It may seem, in our present dark and imperfect state, difficult to conceive how the exercises of the mind and heart on the blessed God can employ an eternity. But we must remember that the object is infinite; that the creation is but an atom, or a point, compared to the immensity of his being and perfections; and if, in the survey and examination of the creation, the mind feels such ample scope, we need not wonder if its great Author supply an infinitely wider range of operation, when he lays himself open to the view of his creatures, and permits them to "see him as he is." When we possess an immediate and intuitive view of his nature and excellencies, and no longer see him "through a glass darkly, but face to face," no doubt, the powers of the soul will find full employment, without danger of feeling itself straitened, in him "who is all in all." There are probably faculties in the soul, which are here either not apparent at all, or are
very imperfectly developed. Among these, the powers of action and contemplation will be perfectly combined: the exercise of the reason will not interfere with that of the heart; but we shall be capable of feeling all the ecstasies of devotion, in conjunction with mental operations, with which it is at present scarcely compatible. We shall not worship at one time, and at another be engaged in active pursuits and employments; but, while we burn with the highest ardours of devotion, we shall be capable of doing the will of God, of executing those mysterious purposes which it is his wish we should accomplish.
The pursuit of truth, the enjoyment of good, and the actual business of life, require distinct portions of time. While the soul is intensely employed in comparing its ideas, the movements of the heart languish, or are suspended. It is very difficult, in the present state, to be ardent and speculative, for the understanding and the heart to be both intensely engaged; but this is owing to the limitation of our capacity. It is incident to a state of imperfection, which we may easily suppose will be done away.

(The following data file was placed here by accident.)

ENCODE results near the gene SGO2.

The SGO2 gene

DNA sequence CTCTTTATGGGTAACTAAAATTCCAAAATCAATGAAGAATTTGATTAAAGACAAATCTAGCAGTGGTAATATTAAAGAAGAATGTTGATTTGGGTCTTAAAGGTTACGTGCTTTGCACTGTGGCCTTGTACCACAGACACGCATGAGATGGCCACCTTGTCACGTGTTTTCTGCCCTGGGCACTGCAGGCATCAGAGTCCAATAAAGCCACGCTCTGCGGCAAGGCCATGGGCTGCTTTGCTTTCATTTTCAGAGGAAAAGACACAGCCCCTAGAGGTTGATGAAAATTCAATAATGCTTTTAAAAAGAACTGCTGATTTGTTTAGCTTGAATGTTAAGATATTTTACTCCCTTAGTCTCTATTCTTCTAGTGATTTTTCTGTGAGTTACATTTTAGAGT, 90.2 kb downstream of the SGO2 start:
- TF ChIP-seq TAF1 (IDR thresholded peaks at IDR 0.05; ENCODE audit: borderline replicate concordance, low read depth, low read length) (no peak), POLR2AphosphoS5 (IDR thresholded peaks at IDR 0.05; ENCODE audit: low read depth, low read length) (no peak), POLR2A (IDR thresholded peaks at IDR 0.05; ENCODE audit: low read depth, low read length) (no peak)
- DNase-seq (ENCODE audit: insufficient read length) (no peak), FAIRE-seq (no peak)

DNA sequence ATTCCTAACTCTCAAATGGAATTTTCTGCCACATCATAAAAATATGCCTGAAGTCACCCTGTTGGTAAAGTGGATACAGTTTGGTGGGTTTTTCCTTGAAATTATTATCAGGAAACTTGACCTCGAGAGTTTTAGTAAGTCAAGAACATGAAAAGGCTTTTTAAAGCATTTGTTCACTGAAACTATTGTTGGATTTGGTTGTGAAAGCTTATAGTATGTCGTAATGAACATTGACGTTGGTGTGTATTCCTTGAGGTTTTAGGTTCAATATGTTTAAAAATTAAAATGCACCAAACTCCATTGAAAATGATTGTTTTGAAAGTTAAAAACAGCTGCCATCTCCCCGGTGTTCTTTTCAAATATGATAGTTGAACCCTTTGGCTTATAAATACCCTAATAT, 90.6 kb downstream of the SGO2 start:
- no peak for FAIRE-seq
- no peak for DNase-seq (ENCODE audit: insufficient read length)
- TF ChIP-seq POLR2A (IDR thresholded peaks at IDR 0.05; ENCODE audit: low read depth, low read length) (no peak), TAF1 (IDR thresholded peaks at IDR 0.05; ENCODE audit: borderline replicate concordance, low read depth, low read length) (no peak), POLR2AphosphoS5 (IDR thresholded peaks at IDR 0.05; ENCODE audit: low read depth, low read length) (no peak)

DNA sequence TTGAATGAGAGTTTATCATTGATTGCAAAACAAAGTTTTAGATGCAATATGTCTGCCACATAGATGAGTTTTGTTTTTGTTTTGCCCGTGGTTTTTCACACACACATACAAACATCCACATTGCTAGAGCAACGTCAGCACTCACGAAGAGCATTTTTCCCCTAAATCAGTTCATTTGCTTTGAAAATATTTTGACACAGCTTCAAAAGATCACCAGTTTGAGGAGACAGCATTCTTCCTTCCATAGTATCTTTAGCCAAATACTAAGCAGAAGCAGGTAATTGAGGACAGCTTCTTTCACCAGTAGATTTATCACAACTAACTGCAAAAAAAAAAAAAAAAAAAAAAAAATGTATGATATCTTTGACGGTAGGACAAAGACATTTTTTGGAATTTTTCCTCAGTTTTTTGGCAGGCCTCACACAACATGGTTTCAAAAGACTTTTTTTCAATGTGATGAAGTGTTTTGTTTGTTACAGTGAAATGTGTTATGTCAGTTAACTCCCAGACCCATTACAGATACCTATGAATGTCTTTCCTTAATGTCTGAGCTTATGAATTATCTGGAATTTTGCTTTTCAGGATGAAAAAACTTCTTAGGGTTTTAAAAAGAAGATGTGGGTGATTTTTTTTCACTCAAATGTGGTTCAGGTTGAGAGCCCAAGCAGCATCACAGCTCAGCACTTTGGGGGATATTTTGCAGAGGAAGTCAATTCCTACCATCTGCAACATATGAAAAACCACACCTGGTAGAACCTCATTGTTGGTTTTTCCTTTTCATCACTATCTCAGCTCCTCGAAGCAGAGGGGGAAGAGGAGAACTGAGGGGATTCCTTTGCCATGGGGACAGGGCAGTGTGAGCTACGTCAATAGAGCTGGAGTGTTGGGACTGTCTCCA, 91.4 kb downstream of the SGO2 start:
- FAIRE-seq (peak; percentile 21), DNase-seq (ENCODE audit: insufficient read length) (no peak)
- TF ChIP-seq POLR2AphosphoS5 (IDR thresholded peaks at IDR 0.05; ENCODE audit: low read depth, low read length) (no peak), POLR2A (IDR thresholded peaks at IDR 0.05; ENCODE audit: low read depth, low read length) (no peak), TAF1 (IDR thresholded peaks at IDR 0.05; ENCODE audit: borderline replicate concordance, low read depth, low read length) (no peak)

For a similar reason, the active pursuits of life are scarcely compatible with the attainment of knowledge. In our present gross, corporeal state, the effort necessary to keep up the animal machine in a state of intense exertion exhausts the vigour of the mind, and leaves little room for the powerful exercise of the reason. In eternity, we may readily
conceive it will be otherwise: this inert and sluggish body will be replaced by a spiritual body; motion will be performed without fatigue; the body will be a fit instrument for executing the purposes of the soul.
At present, the occupations in which we are engaged have no immediate relation to the Deity; they are capable of being sanctified only by a general intention of pleasing God, while it is impossible to advert incessantly to his presence, or to make him the immediate object of our thought. In eternity, the capacity will be so enlarged and extended, that the idea of God will be incessantly impressed, the beams of his glory will perpetually penetrate the heart, and the fire of love will never cease to burn upon the altar.
I. How impossible for undevout persons to be fitted for heaven; how impossible for them to relish its employments or enjoyments.
II. How anxious should we be to improve the seasons of devotion and the means of grace, as a preparation for heaven.
III. What a well-founded hope of heaven may they indulge, who feel a supreme delight in the exercises of religion. Such are evidently ripening for an invisible and eternal state.
IV. Hence we perceive the exact correspondence of the employment of the heavenly world to the taste and disposition of real christians.*
* Preached at Leicester, Sunday morning, August 13, 1815.